To meet customers’ requirements, the fabrication industry continues to innovate, increasing the number of conductive and non-conductive layers on flex and rigid-flex designs. There’s also been an increase in different types of materials and associated rules required in rigid-flex PCB design. As a result, designers have to do many more manual checks in order to benefit from the advantages of this technology—and to ensure that their designs can be fabricated according to their intent. To ensure correct-by-construction design, designers need in-design inter-layer checks to flag errors right when they are created. After all, fixing errors after the design is somewhat complete takes a lot longer than finding and then fixing the errors as they occur.
Allegro can perform inter-layer checks so that the mechanical and electrical design can be done together. In particular:
Rigid-flex designs have additional complexity on the mechanical design side, and how this interacts with the electrical design
Routing flex vs. rigid generally comes down to one word: arcs. The nature of all geometry residing in a flex zone, whether it’s the board outline, teardrops, or routing, involves arcs and tapered transitions. CAD tools need to support group routing functions to carry a bus across the flex while locking to the contour of the board outline. Line-width transitions should be tapered and all pin/via junctions should be tear-dropped to reduce stress at the solder joints. Advances in CAD tools over the years have resulted in a better ability to push and shove traces during the edit commands. However, this has, for the most part, been a challenge with arc routes. Change, even daily change, is a given in PCB design. But adding an additional signal to a routed bus structure should not require designers to delete routes followed by the group reroute.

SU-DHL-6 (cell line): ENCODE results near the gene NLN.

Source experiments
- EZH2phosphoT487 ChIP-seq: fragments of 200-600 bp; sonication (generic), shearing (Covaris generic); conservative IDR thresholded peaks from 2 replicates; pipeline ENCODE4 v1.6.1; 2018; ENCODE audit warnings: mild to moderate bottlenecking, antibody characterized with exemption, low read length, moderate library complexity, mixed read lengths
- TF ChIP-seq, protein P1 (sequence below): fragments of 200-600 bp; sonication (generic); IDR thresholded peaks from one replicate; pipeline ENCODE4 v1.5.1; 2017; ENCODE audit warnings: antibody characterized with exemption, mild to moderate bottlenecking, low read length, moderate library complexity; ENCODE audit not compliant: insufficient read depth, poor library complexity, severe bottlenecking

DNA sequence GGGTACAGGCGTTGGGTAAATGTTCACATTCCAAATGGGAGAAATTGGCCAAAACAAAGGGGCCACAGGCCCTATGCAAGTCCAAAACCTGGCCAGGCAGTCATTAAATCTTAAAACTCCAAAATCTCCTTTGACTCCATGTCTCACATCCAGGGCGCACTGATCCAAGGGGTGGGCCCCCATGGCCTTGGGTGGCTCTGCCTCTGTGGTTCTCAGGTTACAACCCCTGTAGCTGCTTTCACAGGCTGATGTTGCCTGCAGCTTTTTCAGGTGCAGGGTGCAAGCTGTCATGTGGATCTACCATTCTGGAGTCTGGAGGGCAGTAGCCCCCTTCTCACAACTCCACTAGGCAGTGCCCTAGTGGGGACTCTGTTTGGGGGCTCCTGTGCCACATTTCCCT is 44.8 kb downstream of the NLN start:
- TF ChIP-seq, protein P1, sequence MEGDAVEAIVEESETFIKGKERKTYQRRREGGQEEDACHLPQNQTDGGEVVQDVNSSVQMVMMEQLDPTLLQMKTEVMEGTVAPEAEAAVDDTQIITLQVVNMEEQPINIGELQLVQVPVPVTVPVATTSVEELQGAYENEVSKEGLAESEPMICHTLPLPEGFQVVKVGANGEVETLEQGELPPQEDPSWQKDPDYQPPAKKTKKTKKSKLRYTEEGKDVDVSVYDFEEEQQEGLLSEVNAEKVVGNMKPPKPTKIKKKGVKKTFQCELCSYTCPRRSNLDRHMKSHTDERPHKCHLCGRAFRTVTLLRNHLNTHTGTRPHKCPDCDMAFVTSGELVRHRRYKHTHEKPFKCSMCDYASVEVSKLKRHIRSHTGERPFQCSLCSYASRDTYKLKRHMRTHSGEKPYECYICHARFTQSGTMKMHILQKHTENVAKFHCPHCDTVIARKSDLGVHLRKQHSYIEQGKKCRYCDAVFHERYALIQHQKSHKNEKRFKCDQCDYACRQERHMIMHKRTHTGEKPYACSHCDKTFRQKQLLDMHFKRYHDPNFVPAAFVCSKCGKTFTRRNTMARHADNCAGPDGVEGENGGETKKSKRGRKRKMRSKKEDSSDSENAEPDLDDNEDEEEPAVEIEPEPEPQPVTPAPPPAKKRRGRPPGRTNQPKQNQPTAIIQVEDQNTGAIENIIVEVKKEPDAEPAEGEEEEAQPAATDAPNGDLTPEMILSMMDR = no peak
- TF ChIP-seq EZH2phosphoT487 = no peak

Cadence’s Allegro PCB design portfolio automates inter-layer, in-design checks in rigid-flex PCBs, providing the capabilities discussed in this section. By allowing you to perform DRCs for various non-electrical flex layers, the tool helps to save time and avoid respins. The tool also supports real-time concurrent team design, so multiple PCB designers can work on the same PCB design database.
Design houses and fabricators agree on a stack-up for a design that has impedance control or flex/rigid-flex designs because of the complexities involved. Traditionally, design houses and their fabrication partners use spreadsheets, presentations, and other such tools to communicate build intent. These methods are both time-consuming and error-prone. To avoid such problems and save time, advanced PCB designers now use IPC-2581 to exchange stack-up data electronically. IPC-2581 is an open, intelligent, neutral design data exchange format that is supported by over 85 PCB design and supply-chain companies worldwide. IPC-2581 revision B now supports bi-directional exchange of stack-up data to eliminate the discovery of problems late in the design hand-off cycle.
Read the white paper Automating Inter-Layer In-Design Checks in Rigid-Flex PCBs.